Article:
When George Bush the elder was in the Oval Office in 1992, industrial metal band Ministry released Psalm 69: The Way to Succeed & the Way to Suck Eggs, an unrelenting, scathing album rife with hardcore beats, crunching guitar riffs, distorted vocals and political sound bites. Now that Bush's son is in the White House, Ministry have birthed Houses of the Molé, a disc that parallels the fury and intensity of Psalm 69.
"This is kind of like Psalm 70," singer Al Jourgensen quipped from his ranch in New Mexico. "It has twice the protein of Psalm 69, but half the carbs. We have a saying: 'When Democrats are in office, Ministry albums suck.' So, we're waiting for Jeb Bush to run next time, and then we'll get all pissed off all over again."
He's clearly joking, but there's some truth hiding within Jourgensen's wit. Last year's Animositisomina was pretty harsh and cantankerous for sure, however Ministry's two prior albums, 1999's The Dark Side of the Spoon and 1995's Filth Pig, were lumbering and somewhat monotonous, shattering the momentum the band achieved with Psalm 69.
"I don't know if it has a lot to do with Clinton being in office and the economy being good," Jourgensen said. "I had a really bad addiction problem, and there was more and more computer stuff on the records because I was basically in a walking coma, and [bassist and programmer] Paul [Barker] was doing his bit."
There are a few reasons Houses of the Molé (out June 22) is redolent of vintage Ministry, but the real catalyst was Barker's departure from the band in January (see "Founding Bassist Paul Barker Leaves Ministry"). After he left, Jourgensen abandoned the computer as a songwriting tool, choosing instead to create by jamming in the studio with guitarist Mike Scaccia (who played on Psalm 69), bassist John Monte and drummer Mark Baker. Also, the naysayers who predicted that Barker's absence would spell the end of the band irked Jourgensen.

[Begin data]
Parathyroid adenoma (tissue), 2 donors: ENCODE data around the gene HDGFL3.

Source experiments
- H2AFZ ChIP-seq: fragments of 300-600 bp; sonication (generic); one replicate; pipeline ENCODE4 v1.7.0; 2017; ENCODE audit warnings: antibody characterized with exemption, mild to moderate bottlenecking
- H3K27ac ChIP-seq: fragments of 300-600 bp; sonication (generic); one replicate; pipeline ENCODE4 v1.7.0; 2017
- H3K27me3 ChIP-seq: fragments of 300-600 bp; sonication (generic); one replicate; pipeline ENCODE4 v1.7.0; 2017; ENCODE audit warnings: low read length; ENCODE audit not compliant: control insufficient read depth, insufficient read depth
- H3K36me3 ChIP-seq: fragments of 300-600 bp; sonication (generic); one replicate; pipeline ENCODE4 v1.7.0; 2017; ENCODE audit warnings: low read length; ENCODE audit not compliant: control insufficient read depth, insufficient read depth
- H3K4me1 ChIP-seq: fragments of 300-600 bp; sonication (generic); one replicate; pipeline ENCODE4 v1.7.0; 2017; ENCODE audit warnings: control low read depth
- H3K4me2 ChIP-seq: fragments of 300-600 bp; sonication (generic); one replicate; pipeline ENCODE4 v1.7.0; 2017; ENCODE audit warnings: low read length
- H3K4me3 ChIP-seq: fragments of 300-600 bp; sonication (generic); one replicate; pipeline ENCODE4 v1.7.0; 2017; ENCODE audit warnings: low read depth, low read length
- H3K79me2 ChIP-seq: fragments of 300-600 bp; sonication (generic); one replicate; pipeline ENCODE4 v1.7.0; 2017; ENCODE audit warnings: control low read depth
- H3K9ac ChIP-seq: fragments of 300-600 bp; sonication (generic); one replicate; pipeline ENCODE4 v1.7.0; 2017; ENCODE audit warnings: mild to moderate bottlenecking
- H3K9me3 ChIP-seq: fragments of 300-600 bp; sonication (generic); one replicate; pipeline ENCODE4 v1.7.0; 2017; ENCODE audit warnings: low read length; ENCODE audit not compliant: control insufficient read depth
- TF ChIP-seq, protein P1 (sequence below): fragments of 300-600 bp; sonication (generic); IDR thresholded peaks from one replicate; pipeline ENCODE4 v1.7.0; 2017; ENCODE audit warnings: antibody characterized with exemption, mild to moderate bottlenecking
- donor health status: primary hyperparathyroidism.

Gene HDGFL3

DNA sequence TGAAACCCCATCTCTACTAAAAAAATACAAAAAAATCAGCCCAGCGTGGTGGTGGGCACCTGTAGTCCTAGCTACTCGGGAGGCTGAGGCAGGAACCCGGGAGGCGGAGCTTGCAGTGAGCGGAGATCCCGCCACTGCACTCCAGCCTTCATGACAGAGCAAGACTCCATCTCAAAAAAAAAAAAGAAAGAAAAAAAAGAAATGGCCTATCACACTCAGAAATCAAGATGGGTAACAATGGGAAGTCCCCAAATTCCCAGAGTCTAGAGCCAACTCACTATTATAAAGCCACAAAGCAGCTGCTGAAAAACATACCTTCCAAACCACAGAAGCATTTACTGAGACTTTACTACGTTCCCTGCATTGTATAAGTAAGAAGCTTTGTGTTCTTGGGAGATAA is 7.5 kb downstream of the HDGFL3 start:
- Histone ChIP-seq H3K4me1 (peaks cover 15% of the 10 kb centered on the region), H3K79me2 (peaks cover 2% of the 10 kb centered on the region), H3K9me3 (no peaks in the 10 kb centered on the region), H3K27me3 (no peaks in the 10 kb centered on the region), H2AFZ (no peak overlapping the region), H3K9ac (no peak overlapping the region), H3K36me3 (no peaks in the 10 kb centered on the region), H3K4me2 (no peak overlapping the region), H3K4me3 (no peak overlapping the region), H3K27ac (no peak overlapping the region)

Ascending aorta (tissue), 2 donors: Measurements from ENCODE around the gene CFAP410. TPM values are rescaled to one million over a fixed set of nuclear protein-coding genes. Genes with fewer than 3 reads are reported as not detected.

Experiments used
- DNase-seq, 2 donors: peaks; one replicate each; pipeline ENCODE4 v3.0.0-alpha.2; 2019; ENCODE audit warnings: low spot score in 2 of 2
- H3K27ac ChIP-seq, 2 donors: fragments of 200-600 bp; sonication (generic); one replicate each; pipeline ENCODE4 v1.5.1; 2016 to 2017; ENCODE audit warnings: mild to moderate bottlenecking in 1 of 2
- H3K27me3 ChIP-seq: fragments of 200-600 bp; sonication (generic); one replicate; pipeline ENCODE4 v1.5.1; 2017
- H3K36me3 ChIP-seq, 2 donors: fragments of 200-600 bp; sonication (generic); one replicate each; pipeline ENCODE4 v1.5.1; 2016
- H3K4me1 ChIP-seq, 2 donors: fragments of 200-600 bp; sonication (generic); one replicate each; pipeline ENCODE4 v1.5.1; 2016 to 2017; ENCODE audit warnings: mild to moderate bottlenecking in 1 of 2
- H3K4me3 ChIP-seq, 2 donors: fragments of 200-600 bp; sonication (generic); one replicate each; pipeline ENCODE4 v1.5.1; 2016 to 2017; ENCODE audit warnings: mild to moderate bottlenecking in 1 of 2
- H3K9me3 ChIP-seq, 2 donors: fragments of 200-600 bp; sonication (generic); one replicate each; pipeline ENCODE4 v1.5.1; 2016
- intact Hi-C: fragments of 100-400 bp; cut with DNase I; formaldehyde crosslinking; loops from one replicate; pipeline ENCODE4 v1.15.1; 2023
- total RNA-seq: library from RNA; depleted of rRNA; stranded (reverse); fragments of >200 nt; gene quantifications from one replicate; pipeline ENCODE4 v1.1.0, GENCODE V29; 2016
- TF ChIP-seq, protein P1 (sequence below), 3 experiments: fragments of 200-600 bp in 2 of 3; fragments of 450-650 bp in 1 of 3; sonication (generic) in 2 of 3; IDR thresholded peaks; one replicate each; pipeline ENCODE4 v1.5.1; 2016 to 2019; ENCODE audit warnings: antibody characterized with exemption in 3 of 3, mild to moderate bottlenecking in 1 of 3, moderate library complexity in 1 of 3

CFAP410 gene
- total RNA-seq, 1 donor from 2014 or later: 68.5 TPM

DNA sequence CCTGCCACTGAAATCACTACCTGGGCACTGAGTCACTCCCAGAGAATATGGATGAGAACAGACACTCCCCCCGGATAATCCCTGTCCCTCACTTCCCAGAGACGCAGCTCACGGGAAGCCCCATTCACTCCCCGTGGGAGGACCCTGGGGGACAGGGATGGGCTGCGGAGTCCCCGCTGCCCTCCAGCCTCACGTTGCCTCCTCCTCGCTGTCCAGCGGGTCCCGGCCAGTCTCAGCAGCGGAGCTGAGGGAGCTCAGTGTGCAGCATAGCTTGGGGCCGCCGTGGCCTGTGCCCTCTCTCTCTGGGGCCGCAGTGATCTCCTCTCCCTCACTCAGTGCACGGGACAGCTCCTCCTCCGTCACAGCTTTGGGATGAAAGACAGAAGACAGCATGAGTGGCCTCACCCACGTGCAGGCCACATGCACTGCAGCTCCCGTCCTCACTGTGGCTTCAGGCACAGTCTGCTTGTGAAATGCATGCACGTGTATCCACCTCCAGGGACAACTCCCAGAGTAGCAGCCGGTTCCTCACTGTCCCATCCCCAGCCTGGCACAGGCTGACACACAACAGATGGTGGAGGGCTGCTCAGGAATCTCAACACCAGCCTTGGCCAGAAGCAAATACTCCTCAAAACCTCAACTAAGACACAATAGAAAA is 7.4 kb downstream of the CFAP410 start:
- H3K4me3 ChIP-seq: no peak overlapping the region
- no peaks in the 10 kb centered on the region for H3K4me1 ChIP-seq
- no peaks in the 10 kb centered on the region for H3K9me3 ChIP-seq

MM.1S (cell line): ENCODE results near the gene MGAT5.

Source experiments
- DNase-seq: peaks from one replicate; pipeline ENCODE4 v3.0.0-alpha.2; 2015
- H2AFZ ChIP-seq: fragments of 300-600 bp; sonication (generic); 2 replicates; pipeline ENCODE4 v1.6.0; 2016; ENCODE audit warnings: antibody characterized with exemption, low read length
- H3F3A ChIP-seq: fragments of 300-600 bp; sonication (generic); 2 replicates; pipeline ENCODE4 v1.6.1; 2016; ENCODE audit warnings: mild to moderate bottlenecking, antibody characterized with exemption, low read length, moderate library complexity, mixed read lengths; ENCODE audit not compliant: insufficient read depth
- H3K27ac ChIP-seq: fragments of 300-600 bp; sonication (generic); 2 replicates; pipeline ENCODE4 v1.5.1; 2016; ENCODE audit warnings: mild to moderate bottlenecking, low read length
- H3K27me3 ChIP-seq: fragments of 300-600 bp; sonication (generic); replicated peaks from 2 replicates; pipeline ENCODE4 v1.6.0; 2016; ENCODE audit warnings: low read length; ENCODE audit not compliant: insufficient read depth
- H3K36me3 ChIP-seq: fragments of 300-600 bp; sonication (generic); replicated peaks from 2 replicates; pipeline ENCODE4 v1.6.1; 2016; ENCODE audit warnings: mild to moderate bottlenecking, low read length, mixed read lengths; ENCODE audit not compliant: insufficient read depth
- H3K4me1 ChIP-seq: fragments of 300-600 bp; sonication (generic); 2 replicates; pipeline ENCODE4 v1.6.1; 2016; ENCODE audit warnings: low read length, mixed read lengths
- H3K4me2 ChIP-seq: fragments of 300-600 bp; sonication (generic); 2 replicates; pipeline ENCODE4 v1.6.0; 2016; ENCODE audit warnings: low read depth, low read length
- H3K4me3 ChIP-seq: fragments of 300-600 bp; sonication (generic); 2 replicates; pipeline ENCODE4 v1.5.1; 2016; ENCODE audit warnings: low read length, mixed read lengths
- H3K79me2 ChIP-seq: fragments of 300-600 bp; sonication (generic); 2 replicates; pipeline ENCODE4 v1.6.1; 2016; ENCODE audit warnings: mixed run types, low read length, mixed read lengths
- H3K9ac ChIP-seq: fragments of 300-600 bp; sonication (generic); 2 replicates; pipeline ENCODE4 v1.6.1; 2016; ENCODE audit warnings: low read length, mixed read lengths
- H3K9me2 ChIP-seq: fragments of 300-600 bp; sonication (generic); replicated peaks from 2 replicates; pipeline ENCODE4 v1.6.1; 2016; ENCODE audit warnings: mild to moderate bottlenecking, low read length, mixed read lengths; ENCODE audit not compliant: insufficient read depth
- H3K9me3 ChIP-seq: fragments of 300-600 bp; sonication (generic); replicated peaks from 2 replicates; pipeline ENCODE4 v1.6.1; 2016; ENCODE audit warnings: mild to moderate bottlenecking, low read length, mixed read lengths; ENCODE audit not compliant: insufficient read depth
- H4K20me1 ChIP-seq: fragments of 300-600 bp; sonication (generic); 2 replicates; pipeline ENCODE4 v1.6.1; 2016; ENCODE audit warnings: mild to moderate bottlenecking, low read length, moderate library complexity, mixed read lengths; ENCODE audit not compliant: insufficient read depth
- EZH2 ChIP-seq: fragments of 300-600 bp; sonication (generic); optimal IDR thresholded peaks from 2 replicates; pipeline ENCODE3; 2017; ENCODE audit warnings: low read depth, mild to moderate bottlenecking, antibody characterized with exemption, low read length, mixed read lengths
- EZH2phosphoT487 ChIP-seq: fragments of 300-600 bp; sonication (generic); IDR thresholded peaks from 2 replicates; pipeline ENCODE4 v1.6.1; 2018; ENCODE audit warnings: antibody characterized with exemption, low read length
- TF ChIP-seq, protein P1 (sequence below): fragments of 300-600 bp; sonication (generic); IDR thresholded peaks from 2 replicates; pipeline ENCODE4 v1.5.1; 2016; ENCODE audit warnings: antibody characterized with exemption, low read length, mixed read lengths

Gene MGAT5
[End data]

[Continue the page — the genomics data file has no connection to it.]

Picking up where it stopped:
"F--- that," Jourgensen barked. "I hired him into the band. He was just like an employee. Ministry is me. He played bass and programmed the computers, I did everything else. So it was a new challenge, and it was really invigorating [to do everything without him for the first time in 18 years]."
To emphasize Ministry's anti-Bush stance, almost every song on the record starts with a 'W': "No 'W,' " "Wrong," Waiting," "Worm," "Walrus," etc. "With the Bushes, the more things change, the more they stay the same," Jourgensen said. "This is a very critical election, and these are our protest songs. We ain't no Dixie Chicks, man. We're not gonna say, 'Well, I kinda don't like Bush' and then apologize for saying it. We hate this f---er."
For the first time, with Houses of the Molé Ministry will put their politics on the road. The band recently joined forces with Punkvoter.com, and when it tours the U.S. in August it'll travel with anti-Bush literature and set up a booth with the hope of signing up 100,000 fans to vote.
"I'm doing this because I see the guy still hanging strong in the polls when it's the most corrupt oligarchy ever to run this country," Jourgensen said. "Bush is really taking the world and throwing it into the toilet, and he's got his hand on the flusher right now. There comes a time when you just gotta do your part, and if everyone just did a little, there's no way he would have won the last election. This is a mission, and when I'm done, hopefully I'll be able to put a banner above us saying, 'Mission accomplished.' "